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Community Team Member
Community Team Member
This post describes the process for creating a new plugin that extends the functionality of the dashboard user interface.  There are several different aspects that you can modify, this document will focus on the most common use cases.
Use Cases
Here we will explain how to do it in detailed steps.


This is a fairly common use case, where new functionality needs to be added in to existing context menus. at the dashboard level.  This post will show the details of one of our plugins to show how this is possible.   This plugin adds in the option to add/edit the custom JavaScript of each widget on a dashboard.  There are only two files included with this plugin, plugin.json and addEditScriptToWidgetDashboardMenu.js.  The plugin.json file just contains the name of this plugin and the name of the JavaScript file that we need to add.  This just tells Sisense to load a plugin named addEditScriptToWidgetDashboardMenu and that it includes a file named addEditScriptToWidgetDashboardMenu.js.
name: "addEditScriptToWidgetDashboardMenu",
source: [
style: []

The next file uses the prism.on(eventname,function) code to attach a function to a specific event.  The beforewidgetindashboardmenu event fires whenever a user clicks on a menu icon on a widget in a dashboard.  A full list of dashboard-level events can be found in our documentation here.  So whenever a user clicks on a widget's settings menu, it runs this function which adds in a new menu item (and separator line).  

var beforewidgetindashboardmenuAddItem = function(ev,args){
'use strict';
var scope = {widget:args.widget}, // initialize scope
activity = prism.$injector.get('$activity'), // get activity service
command = { // initialize edit script command
  command: prism.$command.create('dashboard.commands.editWidgetScript', { $scope: scope, $activity: activity })
separator = {type:"separator"}; // initialize separator
// add items to menu

When creating new menu items, we typically add separators to group buttons based on functionality and they are simply object with a type property of "separator'.  Menu items can be individual commands, such as the example above, or can display a sub-menu with additional menu items.  When creating a single menu item with your own functions, see the reference below.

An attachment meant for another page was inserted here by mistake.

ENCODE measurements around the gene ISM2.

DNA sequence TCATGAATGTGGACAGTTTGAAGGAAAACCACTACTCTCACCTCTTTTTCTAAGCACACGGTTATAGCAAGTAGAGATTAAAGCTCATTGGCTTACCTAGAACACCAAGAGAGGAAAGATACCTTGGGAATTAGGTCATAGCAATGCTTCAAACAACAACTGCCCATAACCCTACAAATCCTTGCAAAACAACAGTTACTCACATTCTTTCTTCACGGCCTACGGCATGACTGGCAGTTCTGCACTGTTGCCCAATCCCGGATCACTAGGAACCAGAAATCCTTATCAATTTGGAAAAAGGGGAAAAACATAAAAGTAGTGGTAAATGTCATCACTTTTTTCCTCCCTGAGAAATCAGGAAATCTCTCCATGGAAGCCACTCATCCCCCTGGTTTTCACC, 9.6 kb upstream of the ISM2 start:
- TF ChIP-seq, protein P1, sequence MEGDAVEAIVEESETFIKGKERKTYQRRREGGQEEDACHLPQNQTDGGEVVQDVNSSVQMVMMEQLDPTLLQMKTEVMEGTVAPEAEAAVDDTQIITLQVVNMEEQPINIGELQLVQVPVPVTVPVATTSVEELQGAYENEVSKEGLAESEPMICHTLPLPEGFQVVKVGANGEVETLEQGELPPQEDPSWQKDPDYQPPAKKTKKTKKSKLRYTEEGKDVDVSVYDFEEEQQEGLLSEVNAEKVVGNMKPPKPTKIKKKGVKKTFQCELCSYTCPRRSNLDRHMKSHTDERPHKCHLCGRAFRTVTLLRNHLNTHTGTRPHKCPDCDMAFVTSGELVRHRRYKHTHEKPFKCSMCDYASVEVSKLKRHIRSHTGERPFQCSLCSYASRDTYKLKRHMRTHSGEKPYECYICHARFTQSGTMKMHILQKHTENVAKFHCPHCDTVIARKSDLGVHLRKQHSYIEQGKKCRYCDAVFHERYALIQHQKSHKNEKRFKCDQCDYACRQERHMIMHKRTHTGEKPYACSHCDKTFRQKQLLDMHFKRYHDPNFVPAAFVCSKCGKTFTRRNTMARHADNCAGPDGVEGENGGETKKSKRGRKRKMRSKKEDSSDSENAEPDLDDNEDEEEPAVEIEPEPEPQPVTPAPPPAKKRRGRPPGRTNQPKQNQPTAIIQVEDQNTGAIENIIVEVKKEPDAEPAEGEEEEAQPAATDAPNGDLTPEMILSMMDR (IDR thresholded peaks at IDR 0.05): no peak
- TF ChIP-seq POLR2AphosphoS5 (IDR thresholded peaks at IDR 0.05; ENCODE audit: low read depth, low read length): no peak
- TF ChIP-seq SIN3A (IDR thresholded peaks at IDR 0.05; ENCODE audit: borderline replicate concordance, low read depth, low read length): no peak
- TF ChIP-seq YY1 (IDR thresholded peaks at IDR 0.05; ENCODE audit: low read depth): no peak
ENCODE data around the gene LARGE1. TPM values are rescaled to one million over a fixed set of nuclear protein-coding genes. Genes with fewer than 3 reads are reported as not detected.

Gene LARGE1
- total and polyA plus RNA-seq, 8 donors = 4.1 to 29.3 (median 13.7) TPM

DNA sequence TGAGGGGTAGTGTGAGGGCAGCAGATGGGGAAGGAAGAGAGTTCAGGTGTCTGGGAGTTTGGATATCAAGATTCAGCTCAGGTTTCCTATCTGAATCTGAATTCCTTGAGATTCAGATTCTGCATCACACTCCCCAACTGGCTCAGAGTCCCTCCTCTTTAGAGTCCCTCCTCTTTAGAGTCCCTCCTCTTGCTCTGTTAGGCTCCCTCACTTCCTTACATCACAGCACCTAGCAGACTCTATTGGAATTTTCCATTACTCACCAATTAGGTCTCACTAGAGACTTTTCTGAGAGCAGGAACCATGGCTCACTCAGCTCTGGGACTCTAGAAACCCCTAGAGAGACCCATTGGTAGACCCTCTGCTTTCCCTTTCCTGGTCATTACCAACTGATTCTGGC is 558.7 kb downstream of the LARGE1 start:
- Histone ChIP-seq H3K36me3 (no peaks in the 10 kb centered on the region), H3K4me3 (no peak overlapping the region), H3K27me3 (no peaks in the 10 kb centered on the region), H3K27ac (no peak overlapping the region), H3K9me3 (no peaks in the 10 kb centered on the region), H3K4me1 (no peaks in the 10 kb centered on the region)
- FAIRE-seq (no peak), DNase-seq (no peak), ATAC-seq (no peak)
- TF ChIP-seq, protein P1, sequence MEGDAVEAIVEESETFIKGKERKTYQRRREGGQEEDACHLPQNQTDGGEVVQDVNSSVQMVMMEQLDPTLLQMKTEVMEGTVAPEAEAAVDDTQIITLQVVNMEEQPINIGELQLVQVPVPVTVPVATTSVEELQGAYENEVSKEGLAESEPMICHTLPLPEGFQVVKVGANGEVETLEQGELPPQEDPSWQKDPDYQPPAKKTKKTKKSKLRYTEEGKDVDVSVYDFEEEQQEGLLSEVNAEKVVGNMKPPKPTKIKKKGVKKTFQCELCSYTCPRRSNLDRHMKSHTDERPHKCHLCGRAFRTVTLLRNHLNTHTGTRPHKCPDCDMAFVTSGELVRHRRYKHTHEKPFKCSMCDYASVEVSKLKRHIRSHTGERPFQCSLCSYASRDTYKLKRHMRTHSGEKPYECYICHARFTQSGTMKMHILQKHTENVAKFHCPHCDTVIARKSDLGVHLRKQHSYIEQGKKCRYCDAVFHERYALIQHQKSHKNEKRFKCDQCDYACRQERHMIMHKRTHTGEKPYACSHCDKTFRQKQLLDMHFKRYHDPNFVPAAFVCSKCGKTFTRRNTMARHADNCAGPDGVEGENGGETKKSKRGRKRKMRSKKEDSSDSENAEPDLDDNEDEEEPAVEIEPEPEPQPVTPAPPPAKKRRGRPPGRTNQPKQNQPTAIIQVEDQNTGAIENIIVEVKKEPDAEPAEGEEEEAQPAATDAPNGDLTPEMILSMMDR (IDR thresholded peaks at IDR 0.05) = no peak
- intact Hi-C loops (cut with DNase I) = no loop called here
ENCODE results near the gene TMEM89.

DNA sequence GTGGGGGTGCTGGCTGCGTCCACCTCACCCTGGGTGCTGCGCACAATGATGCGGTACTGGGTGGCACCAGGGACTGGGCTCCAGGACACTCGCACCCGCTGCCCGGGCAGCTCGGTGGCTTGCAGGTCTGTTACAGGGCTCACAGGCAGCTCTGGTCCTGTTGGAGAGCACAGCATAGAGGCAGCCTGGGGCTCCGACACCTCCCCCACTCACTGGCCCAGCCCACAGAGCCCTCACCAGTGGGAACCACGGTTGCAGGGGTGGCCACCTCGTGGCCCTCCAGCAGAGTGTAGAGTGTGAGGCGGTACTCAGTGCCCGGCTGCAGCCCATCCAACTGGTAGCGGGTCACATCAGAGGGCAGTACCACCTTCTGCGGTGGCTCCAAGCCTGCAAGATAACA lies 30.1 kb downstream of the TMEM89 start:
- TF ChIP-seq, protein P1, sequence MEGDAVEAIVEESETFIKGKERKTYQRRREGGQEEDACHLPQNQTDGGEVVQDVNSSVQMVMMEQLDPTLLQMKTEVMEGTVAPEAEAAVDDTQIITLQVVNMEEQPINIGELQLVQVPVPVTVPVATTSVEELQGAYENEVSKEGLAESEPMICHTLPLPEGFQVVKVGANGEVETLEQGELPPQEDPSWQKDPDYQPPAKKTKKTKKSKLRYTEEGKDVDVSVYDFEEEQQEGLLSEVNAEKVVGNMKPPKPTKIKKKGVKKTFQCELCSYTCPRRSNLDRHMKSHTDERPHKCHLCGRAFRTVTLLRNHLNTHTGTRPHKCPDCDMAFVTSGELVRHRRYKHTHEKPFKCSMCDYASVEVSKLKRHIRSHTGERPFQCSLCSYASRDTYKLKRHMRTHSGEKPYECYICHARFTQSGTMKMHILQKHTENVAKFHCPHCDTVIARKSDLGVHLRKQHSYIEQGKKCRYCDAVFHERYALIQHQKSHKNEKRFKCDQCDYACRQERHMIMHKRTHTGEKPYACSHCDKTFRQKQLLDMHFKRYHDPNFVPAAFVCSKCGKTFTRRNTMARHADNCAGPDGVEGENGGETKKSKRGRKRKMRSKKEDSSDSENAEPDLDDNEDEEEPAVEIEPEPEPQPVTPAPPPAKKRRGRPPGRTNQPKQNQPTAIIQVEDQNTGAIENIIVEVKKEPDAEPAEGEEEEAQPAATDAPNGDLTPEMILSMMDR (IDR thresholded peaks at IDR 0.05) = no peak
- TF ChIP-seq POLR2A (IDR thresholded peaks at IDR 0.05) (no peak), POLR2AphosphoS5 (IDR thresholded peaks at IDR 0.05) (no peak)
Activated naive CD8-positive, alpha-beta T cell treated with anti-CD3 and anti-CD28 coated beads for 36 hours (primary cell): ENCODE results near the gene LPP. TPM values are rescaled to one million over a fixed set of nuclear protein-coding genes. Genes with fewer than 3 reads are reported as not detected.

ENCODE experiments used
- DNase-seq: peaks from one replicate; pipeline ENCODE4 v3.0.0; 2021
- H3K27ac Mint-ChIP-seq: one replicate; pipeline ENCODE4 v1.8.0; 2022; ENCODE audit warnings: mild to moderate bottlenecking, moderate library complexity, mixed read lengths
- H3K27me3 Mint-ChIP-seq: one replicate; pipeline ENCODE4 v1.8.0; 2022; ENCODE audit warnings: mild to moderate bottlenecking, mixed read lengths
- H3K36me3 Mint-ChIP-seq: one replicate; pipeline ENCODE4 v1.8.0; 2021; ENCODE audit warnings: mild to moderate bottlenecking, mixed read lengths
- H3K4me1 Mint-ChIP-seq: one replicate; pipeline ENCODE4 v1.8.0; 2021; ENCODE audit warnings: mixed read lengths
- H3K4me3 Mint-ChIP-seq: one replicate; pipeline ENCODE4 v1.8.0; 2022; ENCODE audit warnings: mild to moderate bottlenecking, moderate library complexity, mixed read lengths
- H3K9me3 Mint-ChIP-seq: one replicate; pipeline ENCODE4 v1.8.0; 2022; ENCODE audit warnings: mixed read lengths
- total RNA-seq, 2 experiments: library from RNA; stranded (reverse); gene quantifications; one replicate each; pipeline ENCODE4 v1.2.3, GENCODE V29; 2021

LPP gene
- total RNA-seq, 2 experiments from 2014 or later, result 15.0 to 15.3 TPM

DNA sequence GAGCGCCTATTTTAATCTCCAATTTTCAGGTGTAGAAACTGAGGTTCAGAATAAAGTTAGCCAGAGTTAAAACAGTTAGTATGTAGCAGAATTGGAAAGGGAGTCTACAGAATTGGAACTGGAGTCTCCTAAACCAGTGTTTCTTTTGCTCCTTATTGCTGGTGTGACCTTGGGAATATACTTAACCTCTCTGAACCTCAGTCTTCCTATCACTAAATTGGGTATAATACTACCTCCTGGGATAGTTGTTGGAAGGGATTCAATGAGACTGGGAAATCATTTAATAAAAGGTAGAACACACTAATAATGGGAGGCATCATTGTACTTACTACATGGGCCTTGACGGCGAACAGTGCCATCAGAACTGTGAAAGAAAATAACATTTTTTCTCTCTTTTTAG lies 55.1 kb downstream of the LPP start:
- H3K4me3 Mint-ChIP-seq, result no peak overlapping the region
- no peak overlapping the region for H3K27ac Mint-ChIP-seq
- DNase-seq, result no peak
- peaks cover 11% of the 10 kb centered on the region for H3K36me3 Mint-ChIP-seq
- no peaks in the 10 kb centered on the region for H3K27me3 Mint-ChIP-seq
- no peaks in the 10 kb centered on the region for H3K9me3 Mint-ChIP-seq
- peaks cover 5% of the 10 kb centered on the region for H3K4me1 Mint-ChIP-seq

caption: "my label",             // (required for all but separators) the text to display in the menu
 type: "option",                  // (optional) The following types are supported
                                  //    "option" - a radio button (clicking does not close the menu)
                                  //    "check" - check box
                                  //    "header" - header text 
                                  //    "separator" - a divider line
 execute: myFunction,             // (optional) attach a function to run whenever this menu item is clicked
                                  //    This action is called before the menu gets closed, so it may be beneficial to 
                                  //    run this asynchronously using the setTimeout function
 checked: false,                  // (optional) either true or false to determine whether to show a checkbox
                                  //    This works for radio buttons, as well
 items: [array of submenu items], // (optional) an array of menu items, which will show up in a sub-menu
 disabled: false                  // (optional) will hide the menu item when true
 hidden: false                    // (optional) will hide the menu item when true
 classes: "myClassName"           // (optional) adds a CSS class to the menu item
 confirm: false                   // (optional) when true, adds a confirmation prompt on click